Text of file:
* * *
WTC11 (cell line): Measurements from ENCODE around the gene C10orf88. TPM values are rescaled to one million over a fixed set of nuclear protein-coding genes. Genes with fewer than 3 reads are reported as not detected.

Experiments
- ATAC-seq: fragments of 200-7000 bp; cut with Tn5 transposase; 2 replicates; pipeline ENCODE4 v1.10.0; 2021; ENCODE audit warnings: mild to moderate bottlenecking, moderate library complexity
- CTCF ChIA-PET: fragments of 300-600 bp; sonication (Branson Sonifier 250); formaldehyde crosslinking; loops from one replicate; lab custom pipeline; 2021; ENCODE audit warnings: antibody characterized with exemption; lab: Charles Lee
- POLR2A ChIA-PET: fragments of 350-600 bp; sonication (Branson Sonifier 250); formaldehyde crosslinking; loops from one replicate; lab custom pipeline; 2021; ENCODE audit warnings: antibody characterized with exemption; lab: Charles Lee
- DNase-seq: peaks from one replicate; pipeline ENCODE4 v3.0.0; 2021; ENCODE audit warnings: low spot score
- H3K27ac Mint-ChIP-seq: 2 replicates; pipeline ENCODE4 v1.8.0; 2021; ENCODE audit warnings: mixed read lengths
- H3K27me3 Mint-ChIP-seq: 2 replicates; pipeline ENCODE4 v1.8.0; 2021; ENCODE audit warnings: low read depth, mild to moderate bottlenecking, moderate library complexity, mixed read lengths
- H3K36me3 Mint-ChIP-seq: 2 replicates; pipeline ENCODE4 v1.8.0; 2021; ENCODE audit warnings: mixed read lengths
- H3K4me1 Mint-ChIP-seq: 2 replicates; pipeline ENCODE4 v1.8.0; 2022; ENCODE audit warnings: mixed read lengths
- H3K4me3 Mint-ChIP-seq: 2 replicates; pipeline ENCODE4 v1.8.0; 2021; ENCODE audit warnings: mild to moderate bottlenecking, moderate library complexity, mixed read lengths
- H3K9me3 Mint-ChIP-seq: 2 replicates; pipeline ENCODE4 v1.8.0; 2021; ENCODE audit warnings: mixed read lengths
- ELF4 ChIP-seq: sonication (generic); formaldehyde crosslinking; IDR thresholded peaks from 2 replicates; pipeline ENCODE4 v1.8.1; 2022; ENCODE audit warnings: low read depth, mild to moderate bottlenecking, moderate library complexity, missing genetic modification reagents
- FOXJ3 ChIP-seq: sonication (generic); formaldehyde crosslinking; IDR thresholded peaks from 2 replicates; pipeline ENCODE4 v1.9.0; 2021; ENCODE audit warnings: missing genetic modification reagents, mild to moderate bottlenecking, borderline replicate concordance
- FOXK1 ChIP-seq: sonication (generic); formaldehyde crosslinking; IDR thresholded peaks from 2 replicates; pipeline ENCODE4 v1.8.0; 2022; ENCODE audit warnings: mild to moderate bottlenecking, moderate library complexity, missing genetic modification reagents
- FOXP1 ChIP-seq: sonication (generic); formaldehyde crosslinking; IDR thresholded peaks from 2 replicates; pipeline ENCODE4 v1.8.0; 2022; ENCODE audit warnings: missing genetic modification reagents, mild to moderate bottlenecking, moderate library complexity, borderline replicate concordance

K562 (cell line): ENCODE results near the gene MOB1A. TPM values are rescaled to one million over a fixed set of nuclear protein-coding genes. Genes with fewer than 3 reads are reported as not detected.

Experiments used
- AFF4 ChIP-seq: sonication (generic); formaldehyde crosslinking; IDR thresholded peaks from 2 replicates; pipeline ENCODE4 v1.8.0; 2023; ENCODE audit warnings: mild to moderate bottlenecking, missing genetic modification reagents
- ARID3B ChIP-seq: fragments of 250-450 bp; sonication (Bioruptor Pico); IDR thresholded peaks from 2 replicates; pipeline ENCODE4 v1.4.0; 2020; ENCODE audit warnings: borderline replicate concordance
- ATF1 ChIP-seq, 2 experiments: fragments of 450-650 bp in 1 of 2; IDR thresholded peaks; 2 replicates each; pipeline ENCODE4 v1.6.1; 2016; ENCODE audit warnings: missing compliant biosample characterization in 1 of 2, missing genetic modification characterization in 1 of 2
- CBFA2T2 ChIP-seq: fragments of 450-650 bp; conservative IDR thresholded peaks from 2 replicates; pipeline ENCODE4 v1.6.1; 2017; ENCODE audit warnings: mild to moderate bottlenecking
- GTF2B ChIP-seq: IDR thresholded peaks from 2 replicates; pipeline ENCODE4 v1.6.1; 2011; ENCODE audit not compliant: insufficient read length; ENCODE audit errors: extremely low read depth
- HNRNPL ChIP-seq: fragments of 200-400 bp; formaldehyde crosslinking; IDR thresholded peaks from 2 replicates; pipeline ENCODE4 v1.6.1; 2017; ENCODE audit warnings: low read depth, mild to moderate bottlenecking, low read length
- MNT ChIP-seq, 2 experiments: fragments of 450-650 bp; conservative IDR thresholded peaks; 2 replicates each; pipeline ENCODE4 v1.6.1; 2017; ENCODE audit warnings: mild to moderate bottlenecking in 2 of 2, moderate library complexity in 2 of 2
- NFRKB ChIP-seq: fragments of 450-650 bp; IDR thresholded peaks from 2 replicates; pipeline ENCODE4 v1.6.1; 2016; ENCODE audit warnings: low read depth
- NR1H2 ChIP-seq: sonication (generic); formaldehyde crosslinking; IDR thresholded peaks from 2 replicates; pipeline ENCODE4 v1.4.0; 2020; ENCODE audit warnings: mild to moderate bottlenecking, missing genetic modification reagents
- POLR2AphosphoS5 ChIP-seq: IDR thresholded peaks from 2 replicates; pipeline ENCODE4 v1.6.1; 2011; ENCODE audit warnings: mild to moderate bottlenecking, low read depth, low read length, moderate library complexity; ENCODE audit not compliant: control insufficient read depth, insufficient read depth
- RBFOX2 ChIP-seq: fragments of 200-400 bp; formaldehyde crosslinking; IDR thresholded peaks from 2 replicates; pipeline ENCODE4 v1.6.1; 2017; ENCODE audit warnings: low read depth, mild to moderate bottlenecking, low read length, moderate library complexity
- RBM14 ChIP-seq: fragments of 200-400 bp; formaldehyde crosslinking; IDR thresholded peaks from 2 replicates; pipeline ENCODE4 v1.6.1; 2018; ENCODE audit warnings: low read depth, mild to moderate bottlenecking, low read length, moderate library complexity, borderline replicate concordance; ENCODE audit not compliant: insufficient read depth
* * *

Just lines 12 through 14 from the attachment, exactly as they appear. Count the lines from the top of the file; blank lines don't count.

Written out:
- H3K9me3 Mint-ChIP-seq: 2 replicates; pipeline ENCODE4 v1.8.0; 2021; ENCODE audit warnings: mixed read lengths
- ELF4 ChIP-seq: sonication (generic); formaldehyde crosslinking; IDR thresholded peaks from 2 replicates; pipeline ENCODE4 v1.8.1; 2022; ENCODE audit warnings: low read depth, mild to moderate bottlenecking, moderate library complexity, missing genetic modification reagents
- FOXJ3 ChIP-seq: sonication (generic); formaldehyde crosslinking; IDR thresholded peaks from 2 replicates; pipeline ENCODE4 v1.9.0; 2021; ENCODE audit warnings: missing genetic modification reagents, mild to moderate bottlenecking, borderline replicate concordance